Trump, Kim open talks with one-on-one meeting
HANOI, Vietnam (AP) — President Donald Trump and North Korean leader Kim Jong Un dove into the details of nuclear negotiations Thursday against a backdrop of swirling questions about what Kim was willing to give up and what Trump may demand in the face of rising domestic turmoil. Tempering expectations, Trump opened by declaring, “There’s no rush. We just want to do the right deal.”
The two men continued to offer hopeful words as talks began anew at their second summit about curbing Pyongyang’s pursuit of nuclear weapons, a problem that has bedeviled generations of leaders. In a sharp break from his rhetoric a year ago, when he painted the threat from Pyongyang as so grave that “fire and fury” may need to be rained down on North Korea, Trump made clear he was willing to accept a slower timetable for denuclearization.
“Speed is not important,” Trump said. “What’s important is that we do the right deal.”
Accompanied only by translators, the unlikely pair — a 72-year-old billionaire and a 35-year-old reclusive autocrat — displayed a familiarity with one another as they began the day’s negotiations.
“The relationship is just very strong and when you have a good relationship a lot of good things happen,” said Trump. He added that, at their opulent dinner the night before, “a lot of great ideas were being thrown about.” He offered no specifics.
Kim, for his part, said “I believe by intuition that good results will be produced.”
“I believe that starting from yesterday, the whole world is looking at this spot right now,” he said, via his translator. “I’m sure that all of them will be watching the moment that we are sitting together side by side as if they are watching a fantasy movie.”
Possible outcomes could include a peace declaration for the Korean War that the North could use to eventually push for the reduction of U.S. troops in South Korea, or sanctions relief that could allow Pyongyang to pursue lucrative economic projects with the South.
Skeptics say such agreements would leave in place a significant portion of North Korea’s nuclear-tipped missiles while robbing the United States of its negotiating leverage going forward. Asked if this summit would yield a political declaration to end the Korean War, Trump told reporters on Wednesday: “We’ll see.”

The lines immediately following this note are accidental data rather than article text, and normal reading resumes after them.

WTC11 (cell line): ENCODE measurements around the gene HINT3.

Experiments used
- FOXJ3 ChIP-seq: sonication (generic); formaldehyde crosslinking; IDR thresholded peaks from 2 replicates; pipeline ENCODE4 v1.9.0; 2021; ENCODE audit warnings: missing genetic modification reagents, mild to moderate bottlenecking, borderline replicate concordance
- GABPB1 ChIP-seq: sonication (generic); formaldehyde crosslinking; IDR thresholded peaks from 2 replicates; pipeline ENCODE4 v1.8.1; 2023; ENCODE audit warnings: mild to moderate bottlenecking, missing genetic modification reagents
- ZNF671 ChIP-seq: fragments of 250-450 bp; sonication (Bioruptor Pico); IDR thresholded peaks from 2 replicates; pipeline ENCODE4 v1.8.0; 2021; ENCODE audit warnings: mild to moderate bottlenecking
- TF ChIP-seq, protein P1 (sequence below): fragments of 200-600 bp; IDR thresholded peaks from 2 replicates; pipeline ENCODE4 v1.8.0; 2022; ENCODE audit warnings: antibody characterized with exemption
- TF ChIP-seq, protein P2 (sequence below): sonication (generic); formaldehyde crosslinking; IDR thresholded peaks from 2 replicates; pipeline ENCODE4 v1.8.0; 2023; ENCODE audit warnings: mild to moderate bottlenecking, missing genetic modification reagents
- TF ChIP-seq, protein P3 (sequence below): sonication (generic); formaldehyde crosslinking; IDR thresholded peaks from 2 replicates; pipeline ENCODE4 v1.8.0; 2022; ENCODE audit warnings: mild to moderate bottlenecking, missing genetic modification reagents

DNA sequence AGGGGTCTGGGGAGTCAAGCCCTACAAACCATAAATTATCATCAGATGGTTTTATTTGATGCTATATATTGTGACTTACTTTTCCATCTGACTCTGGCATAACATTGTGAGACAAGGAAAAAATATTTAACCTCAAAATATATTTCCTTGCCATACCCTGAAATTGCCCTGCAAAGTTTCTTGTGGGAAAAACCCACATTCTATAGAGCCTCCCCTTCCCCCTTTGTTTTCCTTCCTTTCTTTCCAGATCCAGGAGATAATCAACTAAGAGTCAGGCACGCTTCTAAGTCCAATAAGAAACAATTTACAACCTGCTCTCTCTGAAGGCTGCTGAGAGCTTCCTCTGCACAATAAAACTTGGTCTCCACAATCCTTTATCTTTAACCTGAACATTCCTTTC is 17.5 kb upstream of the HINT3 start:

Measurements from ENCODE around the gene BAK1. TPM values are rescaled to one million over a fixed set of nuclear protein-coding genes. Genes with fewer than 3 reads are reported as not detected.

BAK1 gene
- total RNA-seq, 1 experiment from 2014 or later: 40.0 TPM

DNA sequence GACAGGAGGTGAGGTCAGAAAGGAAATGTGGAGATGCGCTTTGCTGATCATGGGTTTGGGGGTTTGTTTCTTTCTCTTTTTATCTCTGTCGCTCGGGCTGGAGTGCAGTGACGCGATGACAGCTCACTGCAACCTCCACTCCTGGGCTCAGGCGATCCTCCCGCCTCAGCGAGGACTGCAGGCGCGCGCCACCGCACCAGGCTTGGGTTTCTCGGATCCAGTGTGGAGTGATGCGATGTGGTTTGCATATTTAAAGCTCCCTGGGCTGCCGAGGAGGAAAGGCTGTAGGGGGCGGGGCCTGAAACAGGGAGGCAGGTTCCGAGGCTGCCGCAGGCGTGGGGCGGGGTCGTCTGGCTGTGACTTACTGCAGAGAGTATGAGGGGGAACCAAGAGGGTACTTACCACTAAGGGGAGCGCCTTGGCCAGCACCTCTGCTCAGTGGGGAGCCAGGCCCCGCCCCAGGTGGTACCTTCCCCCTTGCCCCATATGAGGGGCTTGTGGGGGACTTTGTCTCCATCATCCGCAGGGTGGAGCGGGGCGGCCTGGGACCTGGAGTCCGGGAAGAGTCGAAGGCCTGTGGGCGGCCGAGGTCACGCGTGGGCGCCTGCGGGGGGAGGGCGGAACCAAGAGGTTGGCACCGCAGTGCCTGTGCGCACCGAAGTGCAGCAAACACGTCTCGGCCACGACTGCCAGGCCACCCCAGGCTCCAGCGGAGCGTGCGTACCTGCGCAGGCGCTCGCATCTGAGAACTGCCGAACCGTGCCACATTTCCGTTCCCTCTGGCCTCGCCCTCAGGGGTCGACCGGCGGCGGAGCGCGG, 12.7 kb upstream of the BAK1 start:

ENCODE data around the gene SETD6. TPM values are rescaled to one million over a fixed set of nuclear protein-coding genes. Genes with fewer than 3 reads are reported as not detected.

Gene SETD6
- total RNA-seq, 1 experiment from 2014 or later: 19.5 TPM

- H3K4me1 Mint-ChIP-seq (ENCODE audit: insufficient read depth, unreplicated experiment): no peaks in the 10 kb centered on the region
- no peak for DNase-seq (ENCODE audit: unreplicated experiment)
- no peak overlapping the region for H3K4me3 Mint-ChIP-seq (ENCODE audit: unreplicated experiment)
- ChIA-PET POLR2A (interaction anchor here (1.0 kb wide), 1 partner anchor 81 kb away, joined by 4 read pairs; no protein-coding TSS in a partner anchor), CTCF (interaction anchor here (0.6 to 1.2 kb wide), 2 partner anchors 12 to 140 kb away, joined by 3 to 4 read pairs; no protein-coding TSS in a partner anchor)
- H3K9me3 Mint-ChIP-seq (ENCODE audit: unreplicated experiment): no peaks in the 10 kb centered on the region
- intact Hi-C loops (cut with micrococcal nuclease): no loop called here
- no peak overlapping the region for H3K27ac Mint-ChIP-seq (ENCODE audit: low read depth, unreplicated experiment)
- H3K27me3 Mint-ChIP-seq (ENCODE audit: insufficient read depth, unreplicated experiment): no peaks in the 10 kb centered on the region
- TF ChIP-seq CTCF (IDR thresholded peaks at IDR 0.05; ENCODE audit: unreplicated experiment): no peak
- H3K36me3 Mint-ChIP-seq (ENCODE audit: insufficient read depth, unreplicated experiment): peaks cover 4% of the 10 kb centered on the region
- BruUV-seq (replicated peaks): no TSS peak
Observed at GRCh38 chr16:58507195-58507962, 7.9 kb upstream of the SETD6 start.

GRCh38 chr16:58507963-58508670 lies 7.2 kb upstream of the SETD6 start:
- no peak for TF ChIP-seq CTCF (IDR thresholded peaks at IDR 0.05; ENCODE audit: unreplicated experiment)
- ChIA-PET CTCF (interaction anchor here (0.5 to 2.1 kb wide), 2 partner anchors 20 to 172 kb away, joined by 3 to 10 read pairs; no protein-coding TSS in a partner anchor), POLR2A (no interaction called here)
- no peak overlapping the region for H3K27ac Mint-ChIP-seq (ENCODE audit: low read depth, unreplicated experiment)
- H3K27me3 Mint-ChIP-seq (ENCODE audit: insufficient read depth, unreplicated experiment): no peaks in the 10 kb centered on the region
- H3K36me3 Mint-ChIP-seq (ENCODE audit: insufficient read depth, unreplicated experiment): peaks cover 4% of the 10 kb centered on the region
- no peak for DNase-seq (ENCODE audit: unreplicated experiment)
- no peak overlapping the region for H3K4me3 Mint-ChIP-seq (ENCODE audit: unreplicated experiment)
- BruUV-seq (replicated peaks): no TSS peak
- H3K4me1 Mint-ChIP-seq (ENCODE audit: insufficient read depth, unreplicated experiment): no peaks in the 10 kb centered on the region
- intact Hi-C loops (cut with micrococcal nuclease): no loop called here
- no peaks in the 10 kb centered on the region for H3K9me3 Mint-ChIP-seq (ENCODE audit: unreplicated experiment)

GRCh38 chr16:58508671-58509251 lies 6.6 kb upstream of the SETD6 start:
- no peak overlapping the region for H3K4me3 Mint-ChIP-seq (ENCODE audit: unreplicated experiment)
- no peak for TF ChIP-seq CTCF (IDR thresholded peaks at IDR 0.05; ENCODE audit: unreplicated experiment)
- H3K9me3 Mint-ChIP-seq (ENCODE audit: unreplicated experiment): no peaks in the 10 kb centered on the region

The president’s schedule Thursday promised a “joint agreement signing ceremony” after the meeting. But as has happened before for Trump, the effort to achieve a grand foreign policy achievement unfolded against a backdrop of tumult and investigations at home.
Hours before he sat down again with Kim, Trump’s former personal attorney, Michael Cohen, delivered explosive congressional testimony claiming the president is a “conman” who lied about his business interests with Russia.
The turmoil in Washington has escalated concerns that Trump, eager for an agreement, would give Kim too much and get too little in return. The leaders’ first meeting in June was heavy with historic pageantry but light on any enforceable agreements for North Korea to give up its nuclear arsenal. Still, both offered optimistic words before Wednesday’s dinner.
Trump, unable to ignore the drama playing out thousands of miles away, tweeted that Cohen “did bad things unrelated to Trump” and “is lying in order to reduce his prison time.” Cohen has been sentenced to three years in prison for lying to Congress.
Some of Trump’s previous overseas trips have also been marred by developments at home, including special counsel Robert Mueller’s indictments last July of Russian intelligence officers who interfered on Trump’s behalf in the 2016 election, charges that were filed days before the president and Russia’s Vladimir Putin met in Helsinki.
After their first summit, where Trump and Kim signed a joint statement agreeing to work toward a denuclearized Korean Peninsula, the president prematurely declared victory, tweeting that “There is no longer a Nuclear Threat from North Korea.” The facts did not support that claim.
North Korea has spent decades, at great economic sacrifice, building its nuclear program, and there are doubts that it will give away that program without getting something substantial from the U.S.
The Korean conflict ended in 1953 with an armistice, essentially a cease-fire signed by North Korea, China and the 17-nation, U.S.-led United Nations Command. A peace declaration would amount to a political statement, ostensibly teeing up talks for a formal peace treaty that would involve other nations.
North and South Korea also want U.S. sanctions dialed back so they can resurrect two major symbols of rapprochement that provided $150 million a year to the impoverished North by some estimates: a jointly run factory park in the North Korean border city of Kaesong and South Korean tours to the North’s scenic Diamond Mountain resort.
AP journalists Hau Dinh and Hyung-jin Kim in Hanoi and Kim Tong-hyung in Seoul, South Korea, contributed to this report.